A man takes a call on the balcony of Kalakuta Museum in Lagos, Nigeria, on Monday, Oct. 15, 2012. The family of late Afrobeat singer Fela Anikulapo-Kuti celebrated the opening of the Kalakuta Museum on Monday in Lagos in the home the musician once lived in. The opening of the museum comes during Felabration, an annual music festival honoring the singer. (AP Photo / Sunday Alamba)

Kingston, Jamaica has the Bob Marley Museum. Memphis, Tennessee has Elvis Presley’s Graceland. For the first time ever, fans of the Nigerian superstar Fela Kuti can visit the Kalakuta Museum in Lagos, Nigeria.

If the music icon Fela Kuti were alive today, he would have celebrated his 74th birthday. In his honor, enthusiasts and reporters gathered in the Ikeja area of the commercial hub of Lagos for the inauguration of the Kalakuta Museum this week. The museum, which offers visitors a look into the life of the creator of afrobeat music, is expected to attract tourists and fans worldwide.

“Everybody has a piece of Fela in him. He touched everybody,” museum architect Theo Lawson told Reuters.

The remains of the highly acclaimed musician remain in the family’s former house, which was converted for the museum. The Lagos State Government reportedly funded the remodeling project with $250,000.  It is decorated with Fela’s shoes, family photographs and art.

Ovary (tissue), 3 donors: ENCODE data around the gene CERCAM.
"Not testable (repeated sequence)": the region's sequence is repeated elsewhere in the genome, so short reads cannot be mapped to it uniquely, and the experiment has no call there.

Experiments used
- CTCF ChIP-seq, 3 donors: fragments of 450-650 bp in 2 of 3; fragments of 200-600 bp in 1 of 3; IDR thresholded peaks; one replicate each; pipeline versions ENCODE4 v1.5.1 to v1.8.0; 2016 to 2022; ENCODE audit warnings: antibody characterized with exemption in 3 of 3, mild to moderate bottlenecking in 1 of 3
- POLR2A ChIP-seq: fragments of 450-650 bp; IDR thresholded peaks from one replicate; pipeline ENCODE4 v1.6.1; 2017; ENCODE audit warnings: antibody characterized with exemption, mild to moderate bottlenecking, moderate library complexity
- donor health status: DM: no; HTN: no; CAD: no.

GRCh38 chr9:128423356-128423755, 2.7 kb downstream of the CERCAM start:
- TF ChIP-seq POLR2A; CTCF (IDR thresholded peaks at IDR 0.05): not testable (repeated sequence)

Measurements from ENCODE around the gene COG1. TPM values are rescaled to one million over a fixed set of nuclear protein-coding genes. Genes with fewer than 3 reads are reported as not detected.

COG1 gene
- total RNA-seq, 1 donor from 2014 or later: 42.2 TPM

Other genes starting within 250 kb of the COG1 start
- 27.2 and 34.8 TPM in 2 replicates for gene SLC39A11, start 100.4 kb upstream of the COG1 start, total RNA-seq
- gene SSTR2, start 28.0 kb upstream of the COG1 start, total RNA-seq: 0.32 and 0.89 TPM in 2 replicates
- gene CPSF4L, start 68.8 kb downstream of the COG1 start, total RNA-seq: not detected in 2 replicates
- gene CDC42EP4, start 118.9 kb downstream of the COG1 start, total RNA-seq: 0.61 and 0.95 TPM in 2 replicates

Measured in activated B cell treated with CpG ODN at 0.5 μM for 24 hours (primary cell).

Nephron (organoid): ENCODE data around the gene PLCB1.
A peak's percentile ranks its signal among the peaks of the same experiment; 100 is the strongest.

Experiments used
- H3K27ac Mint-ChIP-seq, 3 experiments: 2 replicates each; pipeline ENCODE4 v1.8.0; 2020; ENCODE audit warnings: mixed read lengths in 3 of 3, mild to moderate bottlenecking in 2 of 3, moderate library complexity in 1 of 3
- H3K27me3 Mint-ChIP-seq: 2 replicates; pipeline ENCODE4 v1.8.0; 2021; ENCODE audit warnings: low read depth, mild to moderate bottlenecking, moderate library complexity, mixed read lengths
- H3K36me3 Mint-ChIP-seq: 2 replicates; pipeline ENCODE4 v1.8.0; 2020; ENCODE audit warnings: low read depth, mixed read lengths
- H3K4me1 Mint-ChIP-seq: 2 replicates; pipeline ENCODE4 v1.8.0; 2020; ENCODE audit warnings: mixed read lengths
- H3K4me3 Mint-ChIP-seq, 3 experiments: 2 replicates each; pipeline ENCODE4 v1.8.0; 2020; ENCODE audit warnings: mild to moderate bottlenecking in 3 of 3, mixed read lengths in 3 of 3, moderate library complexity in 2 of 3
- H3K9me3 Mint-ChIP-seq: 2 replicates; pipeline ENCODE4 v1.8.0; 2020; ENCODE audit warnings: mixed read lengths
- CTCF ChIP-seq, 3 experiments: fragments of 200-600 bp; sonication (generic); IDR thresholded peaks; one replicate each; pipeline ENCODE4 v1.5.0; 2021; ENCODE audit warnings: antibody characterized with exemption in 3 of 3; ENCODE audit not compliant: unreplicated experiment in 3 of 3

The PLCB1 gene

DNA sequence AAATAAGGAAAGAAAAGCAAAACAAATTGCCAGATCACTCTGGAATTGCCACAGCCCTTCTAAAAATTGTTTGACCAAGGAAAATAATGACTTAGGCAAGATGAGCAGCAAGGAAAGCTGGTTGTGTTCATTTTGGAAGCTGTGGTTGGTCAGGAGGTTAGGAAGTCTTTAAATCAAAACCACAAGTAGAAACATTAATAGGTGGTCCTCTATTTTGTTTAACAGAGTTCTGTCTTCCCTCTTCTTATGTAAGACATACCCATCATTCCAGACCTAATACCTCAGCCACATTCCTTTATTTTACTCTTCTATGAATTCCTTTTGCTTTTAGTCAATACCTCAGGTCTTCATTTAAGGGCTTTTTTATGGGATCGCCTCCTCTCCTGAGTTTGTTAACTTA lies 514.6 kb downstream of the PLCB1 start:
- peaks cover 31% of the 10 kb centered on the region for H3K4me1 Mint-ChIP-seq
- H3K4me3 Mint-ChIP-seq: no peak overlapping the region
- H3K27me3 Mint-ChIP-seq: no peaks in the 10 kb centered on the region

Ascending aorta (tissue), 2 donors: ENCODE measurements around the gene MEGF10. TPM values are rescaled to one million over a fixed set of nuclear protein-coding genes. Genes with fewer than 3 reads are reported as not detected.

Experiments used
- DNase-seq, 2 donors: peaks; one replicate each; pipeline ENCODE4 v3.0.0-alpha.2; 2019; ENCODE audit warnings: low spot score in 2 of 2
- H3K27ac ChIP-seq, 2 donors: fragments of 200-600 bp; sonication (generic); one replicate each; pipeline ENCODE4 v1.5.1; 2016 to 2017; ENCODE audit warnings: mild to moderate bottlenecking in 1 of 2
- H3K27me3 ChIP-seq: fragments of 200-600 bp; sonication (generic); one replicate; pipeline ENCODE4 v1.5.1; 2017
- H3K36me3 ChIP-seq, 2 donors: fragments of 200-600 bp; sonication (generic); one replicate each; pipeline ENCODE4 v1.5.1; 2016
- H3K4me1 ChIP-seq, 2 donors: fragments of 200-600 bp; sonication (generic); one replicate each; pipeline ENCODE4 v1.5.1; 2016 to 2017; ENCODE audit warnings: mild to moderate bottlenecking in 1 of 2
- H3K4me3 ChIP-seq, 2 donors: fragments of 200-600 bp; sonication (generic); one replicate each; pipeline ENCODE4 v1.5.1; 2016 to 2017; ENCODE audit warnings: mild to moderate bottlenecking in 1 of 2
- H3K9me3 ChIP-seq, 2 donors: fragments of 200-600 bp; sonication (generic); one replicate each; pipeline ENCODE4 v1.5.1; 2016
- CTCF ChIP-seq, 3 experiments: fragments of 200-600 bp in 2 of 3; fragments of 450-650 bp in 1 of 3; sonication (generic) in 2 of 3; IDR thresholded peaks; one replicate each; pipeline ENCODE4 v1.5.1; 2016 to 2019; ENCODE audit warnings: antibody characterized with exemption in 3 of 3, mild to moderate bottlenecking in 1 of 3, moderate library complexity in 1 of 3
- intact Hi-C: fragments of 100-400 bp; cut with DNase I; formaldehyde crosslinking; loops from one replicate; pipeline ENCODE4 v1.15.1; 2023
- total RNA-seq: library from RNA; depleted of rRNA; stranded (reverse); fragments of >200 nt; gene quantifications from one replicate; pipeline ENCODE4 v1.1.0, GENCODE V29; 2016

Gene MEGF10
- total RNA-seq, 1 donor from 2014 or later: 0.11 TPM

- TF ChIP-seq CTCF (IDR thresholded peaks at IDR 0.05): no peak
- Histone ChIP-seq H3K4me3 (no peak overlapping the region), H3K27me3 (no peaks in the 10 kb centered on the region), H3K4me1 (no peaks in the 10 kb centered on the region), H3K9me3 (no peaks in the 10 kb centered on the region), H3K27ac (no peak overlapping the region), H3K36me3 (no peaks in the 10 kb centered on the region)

For many, the new Kalakuta Museum is a long-awaited treasure and an assurance that Fela remains relevant.

Fela Anikulapo Kuti, born October 15, 1938, is widely regarded as the most controversial, the most intriguing, the most radical music artist to have emerged from Africa. Fifteen years after his premature death in 1997 to AIDS-related complications, his story is still being told.

The pan-Africanist, marijuana smoking polygamist is still controversial. But his profound impact on pop culture, especially on hip hop, is unmistakable.

“Fela is the one African figure whose story resonates with modern American hip hop culture,” Questlove, music producer and drummer for the Grammy-winning band The Roots, said in an on-camera interview.

“The trials and tribulations that he went through politically, socially, creatively, it’s the story of hip hop. It’s the story of taking nothing and making it into something.”

Artists from D’Angelo, Nas, Kanye West to Macy Gray, Jay-Z, Hugh Masekela to Common, Beyonce, Kelis, Stevie Wonder and Santigold have expressed their admiration of Fela’s infectious beats and multi-layered music compositions.